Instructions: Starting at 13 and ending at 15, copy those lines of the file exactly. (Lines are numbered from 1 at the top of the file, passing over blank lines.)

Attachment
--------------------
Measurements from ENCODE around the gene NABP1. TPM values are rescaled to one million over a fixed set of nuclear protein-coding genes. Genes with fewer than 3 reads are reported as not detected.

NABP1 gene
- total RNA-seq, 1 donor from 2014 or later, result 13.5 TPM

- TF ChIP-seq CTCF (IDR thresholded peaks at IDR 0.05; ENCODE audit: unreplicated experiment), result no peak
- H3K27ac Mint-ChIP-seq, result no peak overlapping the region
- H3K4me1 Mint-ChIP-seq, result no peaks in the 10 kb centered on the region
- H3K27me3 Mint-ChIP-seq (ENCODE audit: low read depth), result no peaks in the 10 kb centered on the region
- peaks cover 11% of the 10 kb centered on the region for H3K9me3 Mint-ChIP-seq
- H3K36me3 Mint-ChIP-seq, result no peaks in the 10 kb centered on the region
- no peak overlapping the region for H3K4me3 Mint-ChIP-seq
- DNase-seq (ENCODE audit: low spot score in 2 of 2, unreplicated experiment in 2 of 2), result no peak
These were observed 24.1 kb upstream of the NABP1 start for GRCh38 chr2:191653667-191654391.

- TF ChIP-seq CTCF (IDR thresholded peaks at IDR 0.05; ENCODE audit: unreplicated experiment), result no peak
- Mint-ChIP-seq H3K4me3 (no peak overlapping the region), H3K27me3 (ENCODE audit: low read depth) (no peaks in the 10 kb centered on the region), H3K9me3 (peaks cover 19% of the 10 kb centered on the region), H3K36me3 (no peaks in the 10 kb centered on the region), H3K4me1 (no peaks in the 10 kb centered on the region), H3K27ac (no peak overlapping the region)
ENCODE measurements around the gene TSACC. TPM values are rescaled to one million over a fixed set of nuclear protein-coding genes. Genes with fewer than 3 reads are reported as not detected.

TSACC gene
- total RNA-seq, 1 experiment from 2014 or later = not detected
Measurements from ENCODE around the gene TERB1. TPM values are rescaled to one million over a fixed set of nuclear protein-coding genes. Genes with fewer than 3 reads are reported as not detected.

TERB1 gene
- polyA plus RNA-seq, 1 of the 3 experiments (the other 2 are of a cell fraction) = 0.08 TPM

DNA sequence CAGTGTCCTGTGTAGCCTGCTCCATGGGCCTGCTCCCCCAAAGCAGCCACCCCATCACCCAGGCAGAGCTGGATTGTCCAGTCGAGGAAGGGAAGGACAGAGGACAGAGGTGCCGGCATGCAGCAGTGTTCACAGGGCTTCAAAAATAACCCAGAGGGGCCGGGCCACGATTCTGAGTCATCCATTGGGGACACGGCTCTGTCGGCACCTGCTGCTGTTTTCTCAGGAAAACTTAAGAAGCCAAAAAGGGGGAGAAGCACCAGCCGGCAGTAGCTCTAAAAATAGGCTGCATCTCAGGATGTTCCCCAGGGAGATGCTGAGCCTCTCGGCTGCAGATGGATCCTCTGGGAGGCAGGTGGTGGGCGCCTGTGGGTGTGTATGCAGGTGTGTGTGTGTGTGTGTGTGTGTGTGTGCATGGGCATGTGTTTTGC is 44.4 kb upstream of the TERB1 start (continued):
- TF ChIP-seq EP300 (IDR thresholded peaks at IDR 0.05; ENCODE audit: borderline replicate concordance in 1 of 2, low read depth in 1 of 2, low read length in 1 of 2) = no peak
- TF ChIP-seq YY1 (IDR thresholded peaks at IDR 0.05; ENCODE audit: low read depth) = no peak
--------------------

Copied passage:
- TF ChIP-seq CTCF (IDR thresholded peaks at IDR 0.05; ENCODE audit: unreplicated experiment), result no peak
- Mint-ChIP-seq H3K4me3 (no peak overlapping the region), H3K27me3 (ENCODE audit: low read depth) (no peaks in the 10 kb centered on the region), H3K9me3 (peaks cover 19% of the 10 kb centered on the region), H3K36me3 (no peaks in the 10 kb centered on the region), H3K4me1 (no peaks in the 10 kb centered on the region), H3K27ac (no peak overlapping the region)
ENCODE measurements around the gene TSACC. TPM values are rescaled to one million over a fixed set of nuclear protein-coding genes. Genes with fewer than 3 reads are reported as not detected.